Stem cell good news on biotechs & cool new organoid paper

There’s some recent stem cell good news out there including new papers and biotech developments.

The stem cell and regenerative medicine field is really diverse and runs the gamut from really worrying stuff to very exciting, legit developments. In this post, I’m going to focus on the encouraging recent developments. What do I see as the good news out there so far in 2018? I’m going to go through some of the highlights below and include quotes from announcements in some cases.

“The European Commission has approved Alofisel (darvadstrocel), a stem cell therapy to treat complex perianal fistulas — one of the most disabling complications of Crohn’s disease. The cell therapy represents an alternative to multiple surgeries for patients with Crohn’s that have shown an inadequate response to at least one conventional biologic therapy.

Previously known as Cx601, Alofisel was developed by the Belgian biotech TiGenix and is licensed to the Japanese pharma Takeda. The marketing authorization comes with a €15M milestone for TiGenix, which will now proceed to transfer the authorization to Takeda.”

vascularized brain organoid paper
Pham, et al., Figure 2, NeuroReport

This provides concrete hope for Crohn’s patients suffering from this condition. If approved in coming years in the U.S. this would also be a milestone as a new type of approved stem cell therapy beyond HSCT and specific cord blood-related uses that are OK now.

One of the limitations of organoid technology generally and for brain organoids is simple diffusion. As much as we grow organoids in ways that maximize nutrient and oxygen availability, organoids can only grow healthy up to a certain point. Also, without vasculature, organoids are missing a key normal physiological component.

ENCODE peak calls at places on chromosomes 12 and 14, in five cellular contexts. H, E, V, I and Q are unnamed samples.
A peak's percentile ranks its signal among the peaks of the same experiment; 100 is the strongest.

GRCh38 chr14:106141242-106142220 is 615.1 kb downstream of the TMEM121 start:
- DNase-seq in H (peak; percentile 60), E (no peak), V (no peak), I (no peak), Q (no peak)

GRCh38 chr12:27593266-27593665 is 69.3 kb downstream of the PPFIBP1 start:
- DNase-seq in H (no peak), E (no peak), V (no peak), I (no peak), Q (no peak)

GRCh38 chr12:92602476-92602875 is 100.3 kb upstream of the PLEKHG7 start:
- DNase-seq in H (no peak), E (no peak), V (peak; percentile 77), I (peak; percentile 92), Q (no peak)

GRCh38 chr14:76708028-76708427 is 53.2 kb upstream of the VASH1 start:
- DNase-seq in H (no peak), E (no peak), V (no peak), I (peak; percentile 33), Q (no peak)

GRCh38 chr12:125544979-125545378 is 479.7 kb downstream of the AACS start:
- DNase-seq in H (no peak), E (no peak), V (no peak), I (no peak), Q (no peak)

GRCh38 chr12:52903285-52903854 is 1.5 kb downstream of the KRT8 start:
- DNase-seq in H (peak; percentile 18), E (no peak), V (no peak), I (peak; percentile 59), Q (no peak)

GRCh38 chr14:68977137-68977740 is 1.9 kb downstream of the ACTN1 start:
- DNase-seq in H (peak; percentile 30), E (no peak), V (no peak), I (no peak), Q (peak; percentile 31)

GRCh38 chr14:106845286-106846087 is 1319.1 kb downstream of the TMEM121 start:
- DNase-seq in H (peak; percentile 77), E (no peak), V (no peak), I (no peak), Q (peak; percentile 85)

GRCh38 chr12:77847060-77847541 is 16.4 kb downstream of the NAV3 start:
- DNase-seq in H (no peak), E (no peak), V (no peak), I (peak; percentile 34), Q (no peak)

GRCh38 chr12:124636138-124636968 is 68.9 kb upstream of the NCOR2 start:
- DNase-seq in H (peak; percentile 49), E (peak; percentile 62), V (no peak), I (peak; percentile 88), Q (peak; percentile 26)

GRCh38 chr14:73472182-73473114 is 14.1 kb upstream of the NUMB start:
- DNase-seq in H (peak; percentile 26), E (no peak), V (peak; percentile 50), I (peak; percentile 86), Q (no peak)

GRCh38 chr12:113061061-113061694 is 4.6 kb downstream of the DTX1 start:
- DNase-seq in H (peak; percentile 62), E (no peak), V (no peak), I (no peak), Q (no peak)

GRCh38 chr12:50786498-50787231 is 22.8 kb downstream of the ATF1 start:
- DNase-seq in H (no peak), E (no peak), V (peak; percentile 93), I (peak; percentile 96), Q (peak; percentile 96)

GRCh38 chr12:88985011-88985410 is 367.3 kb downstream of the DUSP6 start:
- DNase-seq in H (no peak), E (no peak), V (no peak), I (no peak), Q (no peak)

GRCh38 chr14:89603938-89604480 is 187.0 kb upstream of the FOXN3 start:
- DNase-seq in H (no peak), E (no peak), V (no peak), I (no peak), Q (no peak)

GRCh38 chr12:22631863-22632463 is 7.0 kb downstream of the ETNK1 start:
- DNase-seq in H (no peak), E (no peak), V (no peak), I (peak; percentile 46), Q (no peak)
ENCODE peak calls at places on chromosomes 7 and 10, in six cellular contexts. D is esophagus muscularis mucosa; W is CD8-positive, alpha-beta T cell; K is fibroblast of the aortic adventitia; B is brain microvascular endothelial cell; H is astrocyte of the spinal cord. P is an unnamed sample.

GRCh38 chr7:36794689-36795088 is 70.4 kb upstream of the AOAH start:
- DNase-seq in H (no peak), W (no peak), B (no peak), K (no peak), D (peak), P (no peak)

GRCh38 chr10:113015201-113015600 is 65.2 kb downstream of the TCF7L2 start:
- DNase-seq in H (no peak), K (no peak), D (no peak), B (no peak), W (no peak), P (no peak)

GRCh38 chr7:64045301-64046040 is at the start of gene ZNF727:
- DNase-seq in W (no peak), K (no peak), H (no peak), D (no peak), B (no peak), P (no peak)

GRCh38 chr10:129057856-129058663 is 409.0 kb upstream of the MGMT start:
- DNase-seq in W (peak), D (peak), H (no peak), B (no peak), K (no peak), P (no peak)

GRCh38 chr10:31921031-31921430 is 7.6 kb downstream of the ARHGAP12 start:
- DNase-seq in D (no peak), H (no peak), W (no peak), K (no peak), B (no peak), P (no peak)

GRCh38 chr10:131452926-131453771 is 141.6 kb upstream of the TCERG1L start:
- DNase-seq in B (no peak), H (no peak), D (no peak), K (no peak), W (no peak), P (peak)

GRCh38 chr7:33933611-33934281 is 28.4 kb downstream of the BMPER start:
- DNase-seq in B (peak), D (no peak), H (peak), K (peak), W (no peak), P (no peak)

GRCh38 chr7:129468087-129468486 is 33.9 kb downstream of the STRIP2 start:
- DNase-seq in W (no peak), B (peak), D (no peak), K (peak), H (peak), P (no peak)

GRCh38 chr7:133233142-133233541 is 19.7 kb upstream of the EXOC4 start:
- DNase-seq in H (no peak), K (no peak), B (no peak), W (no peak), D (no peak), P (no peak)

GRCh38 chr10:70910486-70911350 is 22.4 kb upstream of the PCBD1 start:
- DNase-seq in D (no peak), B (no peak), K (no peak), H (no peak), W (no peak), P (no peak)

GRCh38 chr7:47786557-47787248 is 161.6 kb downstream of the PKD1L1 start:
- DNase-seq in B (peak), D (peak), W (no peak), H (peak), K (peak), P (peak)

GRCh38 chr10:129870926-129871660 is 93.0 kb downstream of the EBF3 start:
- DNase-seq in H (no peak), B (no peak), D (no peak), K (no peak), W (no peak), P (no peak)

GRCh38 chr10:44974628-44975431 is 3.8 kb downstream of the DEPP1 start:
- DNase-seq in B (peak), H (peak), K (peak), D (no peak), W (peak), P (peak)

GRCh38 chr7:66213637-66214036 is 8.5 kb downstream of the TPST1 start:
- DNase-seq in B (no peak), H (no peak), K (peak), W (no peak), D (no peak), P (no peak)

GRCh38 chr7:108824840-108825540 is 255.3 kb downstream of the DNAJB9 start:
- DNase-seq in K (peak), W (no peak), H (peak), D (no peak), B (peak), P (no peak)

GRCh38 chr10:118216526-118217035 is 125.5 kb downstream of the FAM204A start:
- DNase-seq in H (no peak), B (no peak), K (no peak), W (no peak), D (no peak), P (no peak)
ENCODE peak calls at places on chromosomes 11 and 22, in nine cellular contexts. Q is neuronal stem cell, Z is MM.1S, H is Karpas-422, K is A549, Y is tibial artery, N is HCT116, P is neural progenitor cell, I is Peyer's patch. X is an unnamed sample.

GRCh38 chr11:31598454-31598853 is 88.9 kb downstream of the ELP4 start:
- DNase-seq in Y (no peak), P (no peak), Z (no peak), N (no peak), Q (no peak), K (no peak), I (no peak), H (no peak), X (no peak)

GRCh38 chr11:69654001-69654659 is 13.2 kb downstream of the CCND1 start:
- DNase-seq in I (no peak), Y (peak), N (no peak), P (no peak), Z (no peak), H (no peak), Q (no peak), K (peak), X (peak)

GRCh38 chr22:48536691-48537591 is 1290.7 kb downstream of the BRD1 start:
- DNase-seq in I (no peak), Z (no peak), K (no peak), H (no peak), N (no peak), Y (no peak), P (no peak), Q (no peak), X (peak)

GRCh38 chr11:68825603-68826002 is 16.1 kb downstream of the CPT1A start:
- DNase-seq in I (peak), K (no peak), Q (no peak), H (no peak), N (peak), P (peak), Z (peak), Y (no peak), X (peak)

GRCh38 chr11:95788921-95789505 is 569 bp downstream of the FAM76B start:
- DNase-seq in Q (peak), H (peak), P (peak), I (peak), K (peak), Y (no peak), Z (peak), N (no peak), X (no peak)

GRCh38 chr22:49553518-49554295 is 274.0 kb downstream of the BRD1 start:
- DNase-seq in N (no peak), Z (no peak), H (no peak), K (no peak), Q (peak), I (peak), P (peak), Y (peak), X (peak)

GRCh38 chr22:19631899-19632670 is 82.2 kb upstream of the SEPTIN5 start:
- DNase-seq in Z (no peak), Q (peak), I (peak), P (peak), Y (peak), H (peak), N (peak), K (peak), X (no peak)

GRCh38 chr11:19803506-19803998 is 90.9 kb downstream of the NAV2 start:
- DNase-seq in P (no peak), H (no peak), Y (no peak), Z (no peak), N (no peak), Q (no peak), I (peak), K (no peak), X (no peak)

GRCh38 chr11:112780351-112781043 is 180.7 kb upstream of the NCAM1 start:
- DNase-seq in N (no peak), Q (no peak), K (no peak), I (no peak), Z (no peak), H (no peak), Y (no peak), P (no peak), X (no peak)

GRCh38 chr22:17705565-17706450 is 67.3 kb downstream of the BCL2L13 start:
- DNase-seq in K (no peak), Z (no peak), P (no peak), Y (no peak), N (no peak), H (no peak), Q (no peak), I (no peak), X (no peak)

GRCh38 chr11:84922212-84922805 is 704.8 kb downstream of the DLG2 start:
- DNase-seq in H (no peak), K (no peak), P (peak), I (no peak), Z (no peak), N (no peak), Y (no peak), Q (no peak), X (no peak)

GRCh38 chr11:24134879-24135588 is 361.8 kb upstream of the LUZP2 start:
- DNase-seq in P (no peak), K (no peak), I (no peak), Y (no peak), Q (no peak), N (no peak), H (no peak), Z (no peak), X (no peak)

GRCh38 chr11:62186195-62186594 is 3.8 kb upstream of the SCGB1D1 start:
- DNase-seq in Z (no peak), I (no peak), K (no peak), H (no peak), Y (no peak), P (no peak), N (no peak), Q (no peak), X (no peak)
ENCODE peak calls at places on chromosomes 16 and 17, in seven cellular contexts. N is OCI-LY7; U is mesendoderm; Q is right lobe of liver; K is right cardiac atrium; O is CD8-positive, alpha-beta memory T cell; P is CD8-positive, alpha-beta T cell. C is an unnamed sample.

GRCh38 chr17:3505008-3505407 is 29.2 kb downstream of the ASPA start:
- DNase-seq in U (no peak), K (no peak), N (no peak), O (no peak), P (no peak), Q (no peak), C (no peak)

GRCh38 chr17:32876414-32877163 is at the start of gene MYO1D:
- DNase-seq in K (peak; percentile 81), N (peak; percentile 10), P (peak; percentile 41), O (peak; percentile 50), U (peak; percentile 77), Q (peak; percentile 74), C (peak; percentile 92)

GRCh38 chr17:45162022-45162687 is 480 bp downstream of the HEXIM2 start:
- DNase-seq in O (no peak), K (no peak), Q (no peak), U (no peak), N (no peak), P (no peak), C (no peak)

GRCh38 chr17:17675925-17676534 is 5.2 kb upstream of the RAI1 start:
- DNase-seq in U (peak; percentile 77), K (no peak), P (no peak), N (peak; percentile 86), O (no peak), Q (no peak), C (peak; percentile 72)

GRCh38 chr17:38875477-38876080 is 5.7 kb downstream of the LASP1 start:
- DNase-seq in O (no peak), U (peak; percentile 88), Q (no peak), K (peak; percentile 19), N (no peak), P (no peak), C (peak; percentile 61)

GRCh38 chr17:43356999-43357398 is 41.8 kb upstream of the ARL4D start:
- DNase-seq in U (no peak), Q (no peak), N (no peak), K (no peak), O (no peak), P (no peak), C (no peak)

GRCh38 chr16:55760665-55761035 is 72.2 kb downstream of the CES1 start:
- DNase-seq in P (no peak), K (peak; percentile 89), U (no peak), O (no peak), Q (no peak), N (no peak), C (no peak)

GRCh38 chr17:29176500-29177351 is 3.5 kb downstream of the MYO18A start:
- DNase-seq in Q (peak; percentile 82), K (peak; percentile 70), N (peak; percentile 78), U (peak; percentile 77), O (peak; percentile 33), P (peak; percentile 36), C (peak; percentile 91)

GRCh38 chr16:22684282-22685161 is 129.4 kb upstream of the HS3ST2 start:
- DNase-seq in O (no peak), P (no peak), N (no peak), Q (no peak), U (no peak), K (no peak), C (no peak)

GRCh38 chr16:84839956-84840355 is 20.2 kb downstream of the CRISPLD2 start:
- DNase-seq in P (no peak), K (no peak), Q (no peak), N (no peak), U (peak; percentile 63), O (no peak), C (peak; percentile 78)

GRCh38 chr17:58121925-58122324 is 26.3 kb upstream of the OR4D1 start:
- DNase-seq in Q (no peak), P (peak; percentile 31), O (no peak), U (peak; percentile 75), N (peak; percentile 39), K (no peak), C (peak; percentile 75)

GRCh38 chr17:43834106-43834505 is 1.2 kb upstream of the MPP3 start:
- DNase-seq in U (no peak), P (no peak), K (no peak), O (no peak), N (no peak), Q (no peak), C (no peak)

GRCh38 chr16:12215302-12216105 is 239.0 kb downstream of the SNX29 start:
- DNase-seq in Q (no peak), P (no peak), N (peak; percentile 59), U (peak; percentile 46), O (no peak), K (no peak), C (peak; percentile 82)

Now a new paper from right here at UC Davis by a team at our Stem Cell Program reports a groundbreaking methodology for generating human brain organoids that are vascularized.

This kind of technology could address the earlier mentioned roadblocks and catalyze exciting new developments. Kudos to the team of my great colleagues (listed in authorship order on the paper): Missy T. Pham, Kari M. Pollock, Melanie D. Rose, Whitney A. Cary, Heather R. Stewart, Ping Zhou, Jan A. Nolta, and Ben Waldau.

You can see Figure 2 above from this paper.

For a stem cell biotech to get orphan drug status for a product is a major positive development. Cynata recently got this good news on their CYP-001 product for treatment of acute graft versus host disease. From the company:

“CYP-001 is based on Cynata’s Cymerus technology platform, which uses induced pluripotent stem cells (iPSCs) to generate an unlimited number of uniform, therapeutic mesenchymal stem cell (MSC) products based on a one-time blood donation from one adult donor.”

You can see my interview with Cynata CEO Ross MacDonald here.

  • RMATs grow.

The list of regenerative medicine advanced therapy (RMAT) designations grew to 15 recent. You can see my full list here. I see this as good news and haven’t seen any approvals that stand out as particularly concerning, but the RMAT program is a regulatory experiment and we don’t know how it will turn out. I’m hopeful it’ll be a net positive for the field and patients with some RMATs ultimately turning into approved therapies in the future, proven safe and effective.

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